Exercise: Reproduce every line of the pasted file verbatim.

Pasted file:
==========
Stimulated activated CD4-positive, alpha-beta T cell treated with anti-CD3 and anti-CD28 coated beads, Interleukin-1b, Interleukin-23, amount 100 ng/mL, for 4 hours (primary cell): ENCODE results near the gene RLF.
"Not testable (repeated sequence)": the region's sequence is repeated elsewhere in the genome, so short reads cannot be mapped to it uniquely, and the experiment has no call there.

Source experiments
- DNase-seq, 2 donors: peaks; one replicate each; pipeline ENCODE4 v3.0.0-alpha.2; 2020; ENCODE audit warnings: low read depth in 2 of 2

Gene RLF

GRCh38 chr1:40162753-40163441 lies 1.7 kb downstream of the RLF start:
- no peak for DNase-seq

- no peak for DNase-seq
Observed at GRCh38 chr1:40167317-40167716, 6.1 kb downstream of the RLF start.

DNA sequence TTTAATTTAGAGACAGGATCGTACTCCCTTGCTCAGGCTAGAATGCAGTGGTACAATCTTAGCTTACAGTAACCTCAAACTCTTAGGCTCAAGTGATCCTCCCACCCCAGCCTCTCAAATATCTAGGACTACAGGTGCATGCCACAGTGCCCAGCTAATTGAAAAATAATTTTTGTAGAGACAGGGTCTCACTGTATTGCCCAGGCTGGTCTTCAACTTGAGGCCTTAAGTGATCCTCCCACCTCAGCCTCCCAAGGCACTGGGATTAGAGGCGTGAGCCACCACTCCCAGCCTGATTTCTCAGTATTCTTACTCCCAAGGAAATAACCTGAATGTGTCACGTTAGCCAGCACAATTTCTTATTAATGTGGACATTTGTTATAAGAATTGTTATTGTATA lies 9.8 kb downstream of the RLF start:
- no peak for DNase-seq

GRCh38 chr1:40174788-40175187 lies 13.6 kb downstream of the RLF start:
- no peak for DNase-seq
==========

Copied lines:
Stimulated activated CD4-positive, alpha-beta T cell treated with anti-CD3 and anti-CD28 coated beads, Interleukin-1b, Interleukin-23, amount 100 ng/mL, for 4 hours (primary cell): ENCODE results near the gene RLF.
"Not testable (repeated sequence)": the region's sequence is repeated elsewhere in the genome, so short reads cannot be mapped to it uniquely, and the experiment has no call there.

Source experiments
- DNase-seq, 2 donors: peaks; one replicate each; pipeline ENCODE4 v3.0.0-alpha.2; 2020; ENCODE audit warnings: low read depth in 2 of 2

Gene RLF

GRCh38 chr1:40162753-40163441 lies 1.7 kb downstream of the RLF start:
- no peak for DNase-seq

- no peak for DNase-seq
Observed at GRCh38 chr1:40167317-40167716, 6.1 kb downstream of the RLF start.

DNA sequence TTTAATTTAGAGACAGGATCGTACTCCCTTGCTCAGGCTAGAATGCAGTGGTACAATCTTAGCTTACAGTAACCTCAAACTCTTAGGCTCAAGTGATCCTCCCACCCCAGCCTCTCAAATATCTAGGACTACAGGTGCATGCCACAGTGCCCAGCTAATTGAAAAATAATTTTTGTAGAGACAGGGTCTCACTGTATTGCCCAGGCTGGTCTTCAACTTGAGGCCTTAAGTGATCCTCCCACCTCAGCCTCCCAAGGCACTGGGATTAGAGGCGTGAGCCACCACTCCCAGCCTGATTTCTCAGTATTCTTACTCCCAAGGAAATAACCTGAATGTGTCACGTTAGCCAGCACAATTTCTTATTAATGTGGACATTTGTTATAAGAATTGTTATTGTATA lies 9.8 kb downstream of the RLF start:
- no peak for DNase-seq

GRCh38 chr1:40174788-40175187 lies 13.6 kb downstream of the RLF start:
- no peak for DNase-seq